By AMANDA BORNSTEIN and DENNIS ROSATTI
It is encouraging that the census statistics cited in The Press Democrat’s March 11 editorial (“Census 2010”) support that Sonoma County has done a good job of stopping sprawl. As the editorial states, this is due in part to our urban-growth boundaries, policy tools that guide development toward urban areas and away from open space.
These growth boundaries surround all nine cities in the county. However, it is imperative that Sonoma County residents stay engaged to ensure that we protect our open space and farmland for future generations.
It is significant that Sonoma County voters have taken land-use control as it relates to sprawl out of the hands of elected officials. By directly approving growth boundaries to preserve the “country in the city” feeling we enjoy in Sonoma County, voters have made clear that they value our open space and agricultural lands, and by so doing, Sonoma County is somewhat insulated from the common problems of sprawl.
Nevertheless, we cannot rest easy on our laurels. Urban-growth boundaries need to be renewed every 20 years. Over the next few election cycles, voters will have to say yes again to keep the valuable protections in place. In 2010, Santa Rosa and Petaluma did just that by renewing their urban-growth boundaries.
Once the recession recedes, and growth trends reappear, sprawl may become a threat again. Future development should be focused around the Sonoma-Marin Area Rail Transit train depots in mixed-use, walkable neighborhoods. It is critical that pedestrian-oriented development becomes the norm and that smart growth advocates work closely with developers and city leadership to craft plans that can guide development to create vibrant and great communities.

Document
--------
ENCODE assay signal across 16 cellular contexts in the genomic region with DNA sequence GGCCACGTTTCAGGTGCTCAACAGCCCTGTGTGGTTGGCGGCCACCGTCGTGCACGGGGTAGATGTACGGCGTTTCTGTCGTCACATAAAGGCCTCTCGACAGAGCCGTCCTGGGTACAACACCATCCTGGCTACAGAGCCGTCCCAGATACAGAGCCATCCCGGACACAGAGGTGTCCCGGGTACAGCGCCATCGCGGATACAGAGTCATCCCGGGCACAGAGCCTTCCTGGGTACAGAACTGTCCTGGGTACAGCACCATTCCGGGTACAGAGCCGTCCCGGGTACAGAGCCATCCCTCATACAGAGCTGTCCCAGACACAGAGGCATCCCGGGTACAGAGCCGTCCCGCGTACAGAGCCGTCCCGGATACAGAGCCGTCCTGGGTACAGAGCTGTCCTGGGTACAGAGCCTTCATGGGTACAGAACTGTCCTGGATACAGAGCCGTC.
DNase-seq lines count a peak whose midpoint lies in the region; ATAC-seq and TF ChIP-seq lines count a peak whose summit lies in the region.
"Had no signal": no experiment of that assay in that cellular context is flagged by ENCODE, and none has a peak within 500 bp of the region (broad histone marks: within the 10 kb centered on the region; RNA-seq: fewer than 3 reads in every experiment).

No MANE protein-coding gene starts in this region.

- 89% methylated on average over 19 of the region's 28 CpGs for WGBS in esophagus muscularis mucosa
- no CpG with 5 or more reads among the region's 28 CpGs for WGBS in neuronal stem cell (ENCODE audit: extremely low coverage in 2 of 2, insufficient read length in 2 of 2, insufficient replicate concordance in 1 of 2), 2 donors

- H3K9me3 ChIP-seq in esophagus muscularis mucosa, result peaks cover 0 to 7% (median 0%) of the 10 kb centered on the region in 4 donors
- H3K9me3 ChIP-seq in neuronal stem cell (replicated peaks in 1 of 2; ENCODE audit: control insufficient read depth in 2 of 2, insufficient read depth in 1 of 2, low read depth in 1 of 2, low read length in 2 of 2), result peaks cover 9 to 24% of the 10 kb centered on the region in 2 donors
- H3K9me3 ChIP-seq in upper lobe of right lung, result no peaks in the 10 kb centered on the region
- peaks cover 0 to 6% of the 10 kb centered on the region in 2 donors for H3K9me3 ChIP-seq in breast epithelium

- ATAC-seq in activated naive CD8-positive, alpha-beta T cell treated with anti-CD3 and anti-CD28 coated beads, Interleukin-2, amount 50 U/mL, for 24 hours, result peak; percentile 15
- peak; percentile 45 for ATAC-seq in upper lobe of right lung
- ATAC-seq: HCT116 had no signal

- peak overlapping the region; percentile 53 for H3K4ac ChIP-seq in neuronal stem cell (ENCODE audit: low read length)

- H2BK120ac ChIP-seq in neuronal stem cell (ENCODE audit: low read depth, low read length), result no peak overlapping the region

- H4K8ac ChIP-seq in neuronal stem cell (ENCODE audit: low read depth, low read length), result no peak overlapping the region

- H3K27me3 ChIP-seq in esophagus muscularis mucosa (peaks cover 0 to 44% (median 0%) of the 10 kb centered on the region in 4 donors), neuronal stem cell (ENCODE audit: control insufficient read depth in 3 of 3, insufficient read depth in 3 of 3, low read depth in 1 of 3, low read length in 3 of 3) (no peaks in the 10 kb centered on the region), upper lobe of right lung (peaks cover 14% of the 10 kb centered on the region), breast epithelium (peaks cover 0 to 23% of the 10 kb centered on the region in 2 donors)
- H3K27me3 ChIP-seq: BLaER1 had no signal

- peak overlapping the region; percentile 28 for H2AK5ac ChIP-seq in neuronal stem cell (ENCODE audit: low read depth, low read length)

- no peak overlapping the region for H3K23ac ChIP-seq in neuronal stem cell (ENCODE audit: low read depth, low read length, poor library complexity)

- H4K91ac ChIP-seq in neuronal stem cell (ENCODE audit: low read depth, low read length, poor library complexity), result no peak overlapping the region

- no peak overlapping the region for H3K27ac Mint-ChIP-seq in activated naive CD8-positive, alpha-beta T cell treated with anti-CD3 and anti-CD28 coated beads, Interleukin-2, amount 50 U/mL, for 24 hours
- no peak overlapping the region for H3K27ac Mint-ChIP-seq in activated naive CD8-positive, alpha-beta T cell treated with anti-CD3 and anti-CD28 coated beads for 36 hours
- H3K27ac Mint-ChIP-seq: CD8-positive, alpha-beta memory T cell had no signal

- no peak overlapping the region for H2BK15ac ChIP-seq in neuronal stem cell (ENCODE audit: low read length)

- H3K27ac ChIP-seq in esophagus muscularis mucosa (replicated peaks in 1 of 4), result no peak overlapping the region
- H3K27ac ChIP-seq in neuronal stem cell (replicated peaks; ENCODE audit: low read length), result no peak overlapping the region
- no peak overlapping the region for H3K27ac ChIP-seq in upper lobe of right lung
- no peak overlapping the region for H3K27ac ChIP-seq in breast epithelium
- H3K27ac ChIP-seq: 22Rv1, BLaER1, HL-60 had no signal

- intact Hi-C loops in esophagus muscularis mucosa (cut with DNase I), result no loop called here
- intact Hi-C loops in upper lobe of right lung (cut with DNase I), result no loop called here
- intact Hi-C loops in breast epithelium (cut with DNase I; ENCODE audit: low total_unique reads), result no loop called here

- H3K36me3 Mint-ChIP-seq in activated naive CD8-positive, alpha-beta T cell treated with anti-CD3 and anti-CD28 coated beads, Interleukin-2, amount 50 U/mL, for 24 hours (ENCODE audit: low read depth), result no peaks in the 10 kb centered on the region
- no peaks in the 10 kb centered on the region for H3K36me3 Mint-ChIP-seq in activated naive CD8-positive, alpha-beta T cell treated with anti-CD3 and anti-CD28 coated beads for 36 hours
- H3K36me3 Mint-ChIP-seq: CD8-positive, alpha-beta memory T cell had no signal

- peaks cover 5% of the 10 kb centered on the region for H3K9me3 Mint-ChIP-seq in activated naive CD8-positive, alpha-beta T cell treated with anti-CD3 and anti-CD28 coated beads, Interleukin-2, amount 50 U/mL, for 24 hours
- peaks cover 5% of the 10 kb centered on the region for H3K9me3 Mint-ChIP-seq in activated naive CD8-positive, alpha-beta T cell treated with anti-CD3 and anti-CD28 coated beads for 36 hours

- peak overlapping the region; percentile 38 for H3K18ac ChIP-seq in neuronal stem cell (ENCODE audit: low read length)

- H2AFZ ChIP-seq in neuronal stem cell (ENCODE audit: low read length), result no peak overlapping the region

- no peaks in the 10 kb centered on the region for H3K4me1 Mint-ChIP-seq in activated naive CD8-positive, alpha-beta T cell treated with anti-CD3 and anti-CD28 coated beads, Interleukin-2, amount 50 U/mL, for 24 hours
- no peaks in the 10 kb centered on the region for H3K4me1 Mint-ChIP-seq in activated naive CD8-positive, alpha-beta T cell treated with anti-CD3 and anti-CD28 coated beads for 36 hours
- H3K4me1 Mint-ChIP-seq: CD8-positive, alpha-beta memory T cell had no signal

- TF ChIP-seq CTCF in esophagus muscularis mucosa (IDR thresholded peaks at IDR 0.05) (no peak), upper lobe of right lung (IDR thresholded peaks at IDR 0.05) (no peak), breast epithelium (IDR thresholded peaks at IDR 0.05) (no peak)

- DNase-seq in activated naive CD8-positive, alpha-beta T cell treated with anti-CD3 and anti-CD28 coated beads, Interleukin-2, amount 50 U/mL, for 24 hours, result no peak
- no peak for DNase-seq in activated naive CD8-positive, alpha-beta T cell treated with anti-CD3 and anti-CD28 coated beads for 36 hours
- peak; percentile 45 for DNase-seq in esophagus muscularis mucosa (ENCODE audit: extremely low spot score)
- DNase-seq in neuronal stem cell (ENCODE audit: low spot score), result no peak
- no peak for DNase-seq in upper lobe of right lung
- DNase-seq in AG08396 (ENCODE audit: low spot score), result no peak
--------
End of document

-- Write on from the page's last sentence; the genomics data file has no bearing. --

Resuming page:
The cities of Santa Rosa, Petaluma, Cloverdale and Healdsburg are currently doing station area planning for the neighborhoods around future SMART train stations. These plans present an important opportunity for residents to influence decision-making and ensure that the development of the future does not make the same mistakes of the past.
Public engagement in these processes will lead to a more relevant and honest assessment of the needs of the rapidly changing and increasingly diverse population.
By 2035, the nine-county Bay Area is expected to add more than 900,000 new households and 1.2 million new jobs. Some of that growth will likely occur in Sonoma County. Through community involvement and thoughtful policies, such as urban-growth boundaries, we can keep new development off open space and reinvest in existing city centers.
We can build communities with a variety of homes all residents can afford, close to parks, transportation, shopping and other necessities. And with these efforts, we can maintain the sense of place that we love about Sonoma County.
Amanda Bornstein is a field representative for Greenbelt Alliance, and Dennis Rosatti is executive director of Sonoma County Conservation Action.